Kerry asks sceptical US Congress not to impose new sanctions on Iran

US Secretary of State John Kerry waiting to testify on the interim agreement over Iran's nuclear programme before the House Foreign Affairs Committee on Capitol Hill in Washington on December 10, 2013. Mr Kerry appealed to sceptical US lawmakers
US Secretary of State John Kerry waiting to testify on the interim agreement over Iran's nuclear programme before the House Foreign Affairs Committee on Capitol Hill in Washington on December 10, 2013. Mr Kerry appealed to sceptical US lawmakers not to impose new sanctions on Teheran while the United States seeks to negotiate a comprehensive agreement with Iran to curb its nuclear programme. -- PHOTO: REUTERS

WASHINGTON (REUTERS) - US Secretary of State John Kerry appealed to sceptical US lawmakers on Tuesday, Dec 10, 2013, not to impose new sanctions on Teheran while the United States seeks to negotiate a comprehensive agreement with Iran to curb its nuclear programme.

Republicans and Democrats in the House of Representatives raised questions about a Nov 24 deal between Iran and six major powers under which Teheran would restrict its nuclear programme in exchange for limited relief from US economic sanctions.

The Obama administration hopes that the interim agreement, slated to last six months but renewable for a further six months by mutual consent, will provide time to negotiate a final deal with the Iranians within a year.

"We are asking you to give our negotiators and our experts the time and the space to do their jobs and that includes asking you while we negotiate that you hold off imposing new sanctions," Mr Kerry told the House Foreign Affairs Committee.

"I am not saying never... If this doesn't work, we are coming back and asking you for more. I am just saying not right now," he added. "This is a very delicate diplomatic moment." On Monday, Iranian Foreign Minister Javad Zarif was quoted as saying new US sanctions - which the US promised not to impose in the Nov 24 agreement - would kill the deal.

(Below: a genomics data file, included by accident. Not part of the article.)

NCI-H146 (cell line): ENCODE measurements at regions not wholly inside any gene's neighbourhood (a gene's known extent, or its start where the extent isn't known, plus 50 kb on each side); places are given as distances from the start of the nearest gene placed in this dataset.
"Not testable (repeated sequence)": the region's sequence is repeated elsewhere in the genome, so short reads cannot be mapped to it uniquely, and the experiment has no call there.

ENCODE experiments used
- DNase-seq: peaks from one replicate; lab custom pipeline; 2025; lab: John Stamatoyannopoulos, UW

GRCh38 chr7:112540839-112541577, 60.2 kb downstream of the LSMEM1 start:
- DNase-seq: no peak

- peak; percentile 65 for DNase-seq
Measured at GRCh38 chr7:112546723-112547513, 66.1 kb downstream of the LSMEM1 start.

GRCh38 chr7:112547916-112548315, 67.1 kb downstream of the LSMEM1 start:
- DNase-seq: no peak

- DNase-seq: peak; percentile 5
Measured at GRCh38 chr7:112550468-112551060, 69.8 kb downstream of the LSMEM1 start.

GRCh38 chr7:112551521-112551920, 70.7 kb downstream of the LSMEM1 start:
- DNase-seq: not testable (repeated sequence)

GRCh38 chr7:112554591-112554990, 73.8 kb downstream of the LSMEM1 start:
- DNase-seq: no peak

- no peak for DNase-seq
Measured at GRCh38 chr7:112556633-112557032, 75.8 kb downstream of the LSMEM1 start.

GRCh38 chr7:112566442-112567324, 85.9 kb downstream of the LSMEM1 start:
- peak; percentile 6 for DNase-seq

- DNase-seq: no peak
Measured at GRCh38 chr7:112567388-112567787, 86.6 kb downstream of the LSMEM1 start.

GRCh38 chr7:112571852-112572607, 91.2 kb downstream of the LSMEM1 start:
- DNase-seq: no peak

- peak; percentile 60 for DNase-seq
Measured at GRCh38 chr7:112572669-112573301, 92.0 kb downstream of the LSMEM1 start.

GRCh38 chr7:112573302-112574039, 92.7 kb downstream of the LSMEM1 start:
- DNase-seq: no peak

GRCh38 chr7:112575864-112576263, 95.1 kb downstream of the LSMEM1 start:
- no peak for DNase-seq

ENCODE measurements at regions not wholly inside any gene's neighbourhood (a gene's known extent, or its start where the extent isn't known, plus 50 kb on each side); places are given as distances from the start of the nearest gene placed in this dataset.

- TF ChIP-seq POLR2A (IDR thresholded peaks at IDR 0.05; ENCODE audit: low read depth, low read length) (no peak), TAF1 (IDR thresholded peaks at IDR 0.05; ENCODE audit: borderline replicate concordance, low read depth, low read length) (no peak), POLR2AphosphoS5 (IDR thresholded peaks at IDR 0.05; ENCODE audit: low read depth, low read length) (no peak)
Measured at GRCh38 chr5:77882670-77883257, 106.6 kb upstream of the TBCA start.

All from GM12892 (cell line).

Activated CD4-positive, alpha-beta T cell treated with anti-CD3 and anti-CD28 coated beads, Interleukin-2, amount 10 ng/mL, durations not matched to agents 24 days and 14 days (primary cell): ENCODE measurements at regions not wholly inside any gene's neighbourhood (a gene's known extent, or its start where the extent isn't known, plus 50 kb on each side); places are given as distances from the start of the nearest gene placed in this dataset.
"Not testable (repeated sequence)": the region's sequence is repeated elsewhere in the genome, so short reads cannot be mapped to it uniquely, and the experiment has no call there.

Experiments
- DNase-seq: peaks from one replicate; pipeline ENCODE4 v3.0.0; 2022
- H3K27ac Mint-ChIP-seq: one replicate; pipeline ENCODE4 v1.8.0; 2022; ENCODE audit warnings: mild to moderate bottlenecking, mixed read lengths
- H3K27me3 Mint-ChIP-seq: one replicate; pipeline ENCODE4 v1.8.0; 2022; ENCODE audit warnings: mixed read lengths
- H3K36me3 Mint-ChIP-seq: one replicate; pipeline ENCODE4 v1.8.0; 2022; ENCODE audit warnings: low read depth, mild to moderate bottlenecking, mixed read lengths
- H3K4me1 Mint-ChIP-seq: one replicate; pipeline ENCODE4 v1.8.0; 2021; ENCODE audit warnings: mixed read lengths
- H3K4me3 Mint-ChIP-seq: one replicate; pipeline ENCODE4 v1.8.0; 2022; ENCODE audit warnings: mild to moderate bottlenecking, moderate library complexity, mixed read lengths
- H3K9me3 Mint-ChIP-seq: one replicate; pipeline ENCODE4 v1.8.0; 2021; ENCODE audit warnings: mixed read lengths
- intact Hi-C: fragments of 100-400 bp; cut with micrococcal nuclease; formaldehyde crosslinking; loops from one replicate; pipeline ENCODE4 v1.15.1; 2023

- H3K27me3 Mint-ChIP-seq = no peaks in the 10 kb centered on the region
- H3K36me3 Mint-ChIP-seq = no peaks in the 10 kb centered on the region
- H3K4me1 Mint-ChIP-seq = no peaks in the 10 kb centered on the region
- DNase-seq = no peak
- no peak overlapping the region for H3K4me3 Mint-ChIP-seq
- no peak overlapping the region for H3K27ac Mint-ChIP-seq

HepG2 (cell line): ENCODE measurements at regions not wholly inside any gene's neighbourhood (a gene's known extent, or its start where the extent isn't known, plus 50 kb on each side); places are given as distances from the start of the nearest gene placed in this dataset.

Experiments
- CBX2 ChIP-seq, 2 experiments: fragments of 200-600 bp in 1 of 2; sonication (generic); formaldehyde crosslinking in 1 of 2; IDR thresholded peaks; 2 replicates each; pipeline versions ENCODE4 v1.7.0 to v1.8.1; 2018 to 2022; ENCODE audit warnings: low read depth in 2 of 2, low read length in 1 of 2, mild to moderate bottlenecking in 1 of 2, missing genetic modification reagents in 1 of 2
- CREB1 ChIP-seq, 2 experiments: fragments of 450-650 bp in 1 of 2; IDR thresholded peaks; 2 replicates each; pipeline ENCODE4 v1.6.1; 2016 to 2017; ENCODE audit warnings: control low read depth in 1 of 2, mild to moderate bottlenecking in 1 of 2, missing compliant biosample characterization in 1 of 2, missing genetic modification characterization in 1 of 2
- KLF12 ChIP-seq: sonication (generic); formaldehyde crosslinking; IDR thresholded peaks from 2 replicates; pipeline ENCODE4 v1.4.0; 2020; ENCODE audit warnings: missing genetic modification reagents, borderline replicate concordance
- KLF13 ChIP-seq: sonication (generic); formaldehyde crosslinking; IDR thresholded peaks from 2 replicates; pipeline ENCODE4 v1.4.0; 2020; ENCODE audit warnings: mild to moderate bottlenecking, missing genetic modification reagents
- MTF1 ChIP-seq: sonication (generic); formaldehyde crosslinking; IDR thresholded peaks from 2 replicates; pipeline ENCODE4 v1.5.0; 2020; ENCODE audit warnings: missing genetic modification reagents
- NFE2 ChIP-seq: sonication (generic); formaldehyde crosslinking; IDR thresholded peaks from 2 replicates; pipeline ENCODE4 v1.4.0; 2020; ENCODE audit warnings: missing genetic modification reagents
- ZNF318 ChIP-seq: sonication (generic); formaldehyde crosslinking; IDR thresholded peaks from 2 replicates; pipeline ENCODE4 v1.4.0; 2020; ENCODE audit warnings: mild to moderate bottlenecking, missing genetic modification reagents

"We are at a crossroads, we are at one of those hinge-points in history - one path could lead to an enduring resolution in international communities' concerns about Iran's nuclear programme, the other path could lead to continued hostility and potentially conflict," Mr Kerry said.

The Republican House passed a new package of sanctions by a vote of 400 to 20 at the end of July. That bill seeks to cut Iran's oil exports to near zero over the course of a year to try to reduce the flow of funds to the nuclear programme.

However, the Democratic-led US Senate has moved much more slowly, in part at the administration's request, and it remains unclear whether Congress may be willing to put the Nov 24 deal at risk by passing fresh sanctions.

In a sign of bipartisan scepticism over the Nov 24 agreement, Mr Eliot Engel, the top Democrat on the House panel, told Mr Kerry he thought the administration would have more leverage with more sanctions.

"I think it could potentially strengthen your hand with a good cop, bad cop scenario," Mr Engel said.

Mr Kerry suggested new sanctions would be seen as an act of bad faith because the US agreed under the Nov 24 deal not to impose fresh sanctions. He also said they could undermine the unity of the six major powers that negotiated that deal: Britain, China, France, Germany, Russia and the US.